There are a lot of points of pride where housing is concerned: a stellar view, a revered architect, the latest amenities. But size is still a big deal for the moneyed and famous.
Here's a look at some of the mega-mansions that made the news last week.
Pennies on the dollar
Rapper 50 Cent, who may have just that in the bank after filing for Chapter 11 bankruptcy protection this summer, has discounted his home in Farmington, Conn., to $8.5 million. That's a $10-million reduction in price from when he first listed it for sale in 2007.
The 51,657-square-foot home, with a helicopter pad, a recording studio and 21 bedrooms, was formerly owned by boxer Mike Tyson, who sold the property to 50 Cent in 2003 for $4.1 million.
The rapper spends about $72,000 a month to maintain grounds that include indoor and outdoor pools, a pond, a basketball court, multiple guesthouses and formal gardens, according to court documents.
Oops, she did it again
Britney Spears may have taken her act to the city that never sleeps, but she’s still a spotlight stealer around these parts. Linked to various rental properties in recent years, the pop music star made a major splash as a home buyer with the purchase of a 21-acre estate in Thousand Oaks for $7.4 million.
Part of an enclave originally developed by Sylvester Stallone and Bruce Willis, the gated 12,464-square-foot Italian villa counts a dramatic two-story entry, a 3,500-bottle wine cellar and an elevator among its features. A three-green golf course with sand traps, a lighted tennis court, an infinity pool and an orchard complete the hilltop setting.
Following in the footsteps of brother Maurice Marciano, who recently sold his Westside home to billionaire Steve Wynn for nearly $48 million, Guess jeans co-founder Armand Marciano completed a $32.67-million sale of his Beverly Crest home. The deal played out off-market.
Built in 2001, the 25,000-square-foot home sits on about three acres with a mosaic-tiled swimming pool, a pool/guest house, a tennis court, orchards and a fountain. There are 10 bedrooms, 10 full bathrooms and 12 powder rooms across three floors.
Vineyard at a discount
The Napa estate of the late actor Robin Williams encompasses 640 acres of vineyards and hiking trails. Centered on 20,000 square feet of living space, the place has been reduced in price to $22.9 million — a 23% drop from early last year.
Point and counterpoint
Just so you don’t think everyone in Hollywood has outsize mansions, actress Carla Gallo of “Bones” has listed her 932-square-foot home in L.A.’s Sawtelle area for $885,000.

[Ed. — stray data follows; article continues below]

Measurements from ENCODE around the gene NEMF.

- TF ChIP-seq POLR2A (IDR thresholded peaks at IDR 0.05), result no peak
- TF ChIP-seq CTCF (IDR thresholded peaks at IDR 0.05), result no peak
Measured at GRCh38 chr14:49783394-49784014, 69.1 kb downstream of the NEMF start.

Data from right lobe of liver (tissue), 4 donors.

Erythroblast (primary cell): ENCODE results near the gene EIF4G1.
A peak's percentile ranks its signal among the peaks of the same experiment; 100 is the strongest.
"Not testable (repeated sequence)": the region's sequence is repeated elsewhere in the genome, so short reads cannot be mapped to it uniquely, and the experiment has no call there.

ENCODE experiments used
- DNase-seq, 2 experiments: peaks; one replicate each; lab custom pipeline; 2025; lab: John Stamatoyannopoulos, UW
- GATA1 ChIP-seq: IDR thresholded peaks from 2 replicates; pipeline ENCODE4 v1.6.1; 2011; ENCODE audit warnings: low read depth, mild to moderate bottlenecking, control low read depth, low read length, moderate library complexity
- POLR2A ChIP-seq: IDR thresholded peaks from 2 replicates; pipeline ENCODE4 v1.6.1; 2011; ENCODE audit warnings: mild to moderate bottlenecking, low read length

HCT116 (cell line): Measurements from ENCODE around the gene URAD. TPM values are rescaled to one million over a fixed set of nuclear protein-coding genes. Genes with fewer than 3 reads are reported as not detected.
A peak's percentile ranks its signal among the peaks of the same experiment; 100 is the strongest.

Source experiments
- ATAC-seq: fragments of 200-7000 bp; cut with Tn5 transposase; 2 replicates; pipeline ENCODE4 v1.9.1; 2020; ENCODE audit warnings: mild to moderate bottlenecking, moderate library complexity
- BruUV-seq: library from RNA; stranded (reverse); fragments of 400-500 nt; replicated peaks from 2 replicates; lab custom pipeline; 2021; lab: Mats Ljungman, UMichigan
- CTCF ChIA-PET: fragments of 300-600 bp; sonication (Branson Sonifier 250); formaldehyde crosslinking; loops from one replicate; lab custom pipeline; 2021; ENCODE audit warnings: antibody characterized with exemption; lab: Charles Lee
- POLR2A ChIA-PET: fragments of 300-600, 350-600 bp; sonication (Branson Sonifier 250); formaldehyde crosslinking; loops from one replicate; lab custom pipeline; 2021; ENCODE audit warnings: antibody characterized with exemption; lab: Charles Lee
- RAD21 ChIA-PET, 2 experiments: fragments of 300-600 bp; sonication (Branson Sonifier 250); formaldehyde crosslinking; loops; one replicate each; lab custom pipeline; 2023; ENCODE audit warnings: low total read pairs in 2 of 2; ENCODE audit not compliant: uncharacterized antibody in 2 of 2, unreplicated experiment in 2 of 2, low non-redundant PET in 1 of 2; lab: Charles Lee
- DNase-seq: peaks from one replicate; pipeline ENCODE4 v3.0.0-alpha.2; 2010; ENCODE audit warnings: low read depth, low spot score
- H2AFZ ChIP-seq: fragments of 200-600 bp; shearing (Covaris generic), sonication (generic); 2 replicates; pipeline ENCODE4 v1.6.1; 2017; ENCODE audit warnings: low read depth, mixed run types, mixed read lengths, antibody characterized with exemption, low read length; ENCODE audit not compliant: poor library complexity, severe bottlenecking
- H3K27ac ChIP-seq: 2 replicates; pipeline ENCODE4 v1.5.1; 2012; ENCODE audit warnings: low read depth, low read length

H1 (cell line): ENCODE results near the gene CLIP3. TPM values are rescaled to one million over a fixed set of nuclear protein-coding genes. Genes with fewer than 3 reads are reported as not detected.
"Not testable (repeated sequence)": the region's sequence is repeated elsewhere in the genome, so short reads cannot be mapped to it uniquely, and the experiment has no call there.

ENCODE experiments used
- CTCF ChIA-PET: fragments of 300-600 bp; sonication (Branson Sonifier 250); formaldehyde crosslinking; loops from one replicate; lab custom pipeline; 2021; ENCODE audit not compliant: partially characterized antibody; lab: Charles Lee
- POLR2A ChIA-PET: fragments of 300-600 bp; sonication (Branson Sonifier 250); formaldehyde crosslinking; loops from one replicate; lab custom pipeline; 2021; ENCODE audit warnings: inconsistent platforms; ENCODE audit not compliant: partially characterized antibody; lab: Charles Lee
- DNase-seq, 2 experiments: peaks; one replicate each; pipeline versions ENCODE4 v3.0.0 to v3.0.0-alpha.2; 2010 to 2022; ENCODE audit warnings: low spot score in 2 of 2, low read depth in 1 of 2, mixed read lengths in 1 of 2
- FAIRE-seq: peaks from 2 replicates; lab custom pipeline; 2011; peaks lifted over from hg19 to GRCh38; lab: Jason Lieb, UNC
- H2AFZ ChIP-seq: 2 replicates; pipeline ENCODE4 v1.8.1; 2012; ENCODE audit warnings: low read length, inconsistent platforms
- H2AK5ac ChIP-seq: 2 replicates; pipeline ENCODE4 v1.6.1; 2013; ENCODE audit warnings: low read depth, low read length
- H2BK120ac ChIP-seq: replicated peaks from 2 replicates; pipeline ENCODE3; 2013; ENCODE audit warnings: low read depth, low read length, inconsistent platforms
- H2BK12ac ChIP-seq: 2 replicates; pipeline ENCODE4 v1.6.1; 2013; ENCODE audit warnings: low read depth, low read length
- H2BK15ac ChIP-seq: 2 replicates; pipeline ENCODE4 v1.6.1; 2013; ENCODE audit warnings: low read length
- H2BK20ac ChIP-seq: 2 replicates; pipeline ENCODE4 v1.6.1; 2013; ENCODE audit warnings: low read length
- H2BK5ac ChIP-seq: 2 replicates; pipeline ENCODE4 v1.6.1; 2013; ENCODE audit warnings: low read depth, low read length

The tidy Spanish-style bungalow was no doubt average size when built in 1931. The median square footage of a newly built single-family home in the U.S. was 2,385 at the end of last year, according to the National Assn. of Home Builders.
Tumbling down the years
Ten years ago, actor and “The Passion of the Christ” director Mel Gibson scooped up a third house in Malibu for $24.5 million. The “Braveheart” Oscar winner would sell the 7,000-square-foot Mediterranean with 155 feet of beachfront for $23 million two years later.
Twenty years ago, “Edward Scissorhands” actor Johnny Depp bought celebrity divorce lawyer Marvin Mitchelson’s former Hollywood Hills home. The 1922 castle-like house, which Mitchelson lost to the bank, was owned in the 1930s by early “Dracula” star Bela Lugosi. Depp still owns this house and four other properties on the same street.
Thirty years ago, actor Gene Hackman sold his 25-acre Santa Barbara estate for $5.5 million. The 15,000-square-foot Mediterranean villa included a screening room he converted from a dining room. “The French Connection” Oscar winner sold because he “wanted to move back to Los Angeles," said agent Jeff Hyland at the time.
What we’re reading
— In an attempt to avoid New York City’s “mansion tax” — a 1% surcharge on properties sold for seven figures or more — sellers are pricing their homes just below that mark at $995,000 or $999,000. Although $1 million could perhaps buy a Manhattan mansion in 1989 when the charge was instituted, the tax has not kept pace with today’s inflated housing prices.
— After recent reports that four of the state’s top five water-guzzling households are in Bel-Air, the L.A. City Council is calling for a crackdown. The Department of Water and Power will report back within a month on measures that can be taken to stop water abuse.